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16 December 2012 @ 07:08 pm
I'm not going to talk about the main story of the week. It's very sad, and the more coverage it gets the more likely someone else is to decide it's a good idea. Here are some other things that have been in my mind.

Two stories about sports crowds caught my eye in the last week, one positive and one negative. The first was the Italian man who turned out to be the only supporter of his team at a match the other side of Italy. He was in the relevant city on business, but no-one else had decided to make the trip. The home fans started out mocking, but by the end were very positive, and the opposing club bought him dinner. The second story was in the UK, at a darts match. The long-haired, bearded appearance of a member of the crowd garnered attention from other fans, leading to chants about him being Jesus. The players became a little distracted, and I have sympathy for them, but I have always sort of assumed darts matches are quite noisy. The really bad bit is the response of the security team, which was apparently to remove the poor spectator for causing a disturbance.

Some people seem to be paying tax by popular demand, which confuses me. A bit like when the argument for reducing the highest rate tax band was that it wouldn't make any difference to the amount collected. I'm fairly sure that the whole point of taxes is that they aren't voluntary, on the grounds that we wouldn't pay the amount required to provide the services if we had the choice.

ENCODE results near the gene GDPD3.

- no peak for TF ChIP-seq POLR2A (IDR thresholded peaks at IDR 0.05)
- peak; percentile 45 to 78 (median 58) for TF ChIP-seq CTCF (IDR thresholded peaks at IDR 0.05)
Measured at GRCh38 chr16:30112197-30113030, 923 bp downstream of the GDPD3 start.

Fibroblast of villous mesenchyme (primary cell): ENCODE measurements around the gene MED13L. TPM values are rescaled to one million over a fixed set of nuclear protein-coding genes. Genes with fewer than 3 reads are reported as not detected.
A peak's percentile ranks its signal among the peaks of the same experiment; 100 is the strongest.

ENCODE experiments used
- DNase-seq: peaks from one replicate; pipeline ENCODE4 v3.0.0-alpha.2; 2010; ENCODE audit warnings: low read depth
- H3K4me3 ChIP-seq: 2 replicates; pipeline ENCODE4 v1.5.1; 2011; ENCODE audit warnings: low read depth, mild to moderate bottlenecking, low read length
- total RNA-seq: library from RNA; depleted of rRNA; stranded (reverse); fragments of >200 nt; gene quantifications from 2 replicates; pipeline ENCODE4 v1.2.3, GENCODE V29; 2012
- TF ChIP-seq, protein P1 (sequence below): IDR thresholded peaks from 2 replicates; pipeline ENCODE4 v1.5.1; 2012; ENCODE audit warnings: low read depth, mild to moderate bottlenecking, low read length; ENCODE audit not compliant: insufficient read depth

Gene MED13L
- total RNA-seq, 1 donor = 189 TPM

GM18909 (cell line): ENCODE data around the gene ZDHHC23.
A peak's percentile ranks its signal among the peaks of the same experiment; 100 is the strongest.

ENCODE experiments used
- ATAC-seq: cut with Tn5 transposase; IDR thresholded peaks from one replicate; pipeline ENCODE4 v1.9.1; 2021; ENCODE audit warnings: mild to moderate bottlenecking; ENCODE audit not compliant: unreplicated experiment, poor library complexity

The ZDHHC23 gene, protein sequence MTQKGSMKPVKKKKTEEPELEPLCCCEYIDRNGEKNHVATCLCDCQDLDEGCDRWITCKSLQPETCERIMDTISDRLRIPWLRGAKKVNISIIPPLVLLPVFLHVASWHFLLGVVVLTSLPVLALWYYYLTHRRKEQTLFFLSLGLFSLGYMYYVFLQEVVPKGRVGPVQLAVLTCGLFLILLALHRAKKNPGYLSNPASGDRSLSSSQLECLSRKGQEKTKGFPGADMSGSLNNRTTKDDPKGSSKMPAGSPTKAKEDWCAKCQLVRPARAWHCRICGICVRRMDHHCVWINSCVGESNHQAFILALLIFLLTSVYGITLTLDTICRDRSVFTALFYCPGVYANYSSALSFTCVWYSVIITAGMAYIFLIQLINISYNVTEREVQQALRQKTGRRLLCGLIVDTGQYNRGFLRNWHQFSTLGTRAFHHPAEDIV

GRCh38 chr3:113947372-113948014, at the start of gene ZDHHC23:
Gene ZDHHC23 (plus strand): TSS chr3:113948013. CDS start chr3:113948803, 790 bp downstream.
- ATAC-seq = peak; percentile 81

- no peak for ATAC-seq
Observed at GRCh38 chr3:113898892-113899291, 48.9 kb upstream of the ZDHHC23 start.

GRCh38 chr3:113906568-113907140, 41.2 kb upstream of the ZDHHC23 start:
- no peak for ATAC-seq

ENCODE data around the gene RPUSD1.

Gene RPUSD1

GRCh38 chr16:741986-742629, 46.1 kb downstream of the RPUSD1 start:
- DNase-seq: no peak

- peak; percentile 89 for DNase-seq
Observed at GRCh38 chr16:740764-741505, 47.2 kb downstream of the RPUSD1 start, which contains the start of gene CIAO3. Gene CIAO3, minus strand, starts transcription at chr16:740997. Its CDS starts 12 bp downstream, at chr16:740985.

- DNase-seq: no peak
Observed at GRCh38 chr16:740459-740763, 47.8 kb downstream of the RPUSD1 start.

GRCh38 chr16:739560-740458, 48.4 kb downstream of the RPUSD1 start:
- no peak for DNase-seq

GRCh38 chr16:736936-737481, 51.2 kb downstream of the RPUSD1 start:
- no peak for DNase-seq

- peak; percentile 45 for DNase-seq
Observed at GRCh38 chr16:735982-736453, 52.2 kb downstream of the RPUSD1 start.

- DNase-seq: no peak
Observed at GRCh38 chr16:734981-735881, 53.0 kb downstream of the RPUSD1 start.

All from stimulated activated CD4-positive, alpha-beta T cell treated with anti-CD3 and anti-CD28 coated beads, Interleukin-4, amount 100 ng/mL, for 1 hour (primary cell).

Finally, I think I have worked out why there need to be three very lengthy Hobbit films. If Peter Jackson films at 48 frames/second, and most cinemas can only show films at 24 frames/second, then clearly it will take twice as long as it otherwise would have done to show the thing. To those who have watched it, are the dwarves' voices very gruff?
30 November 2012 @ 10:54 pm
Busy weekend last weekend. The Saturday consisted of a bit of political campaigning (with yesterday's result showing that my partner is better at this than me), then some shopping, and then a very pleasant dinner party.

But, Sunday brought sitting all day in a draughty hall in Bethnal Green for the 2012 Boring Conference. Do go here for the official version. Obviously the marketing of this event is non-standard. While we were waiting for things to get going, the big screen encouraged us to tweet where we were. The good news was that five minutes before this announcement came up, the hashtag #boring2012 was already trending. The bad news was that most of the coverage was slightly confused people saying that they had rather enjoyed the year, actually.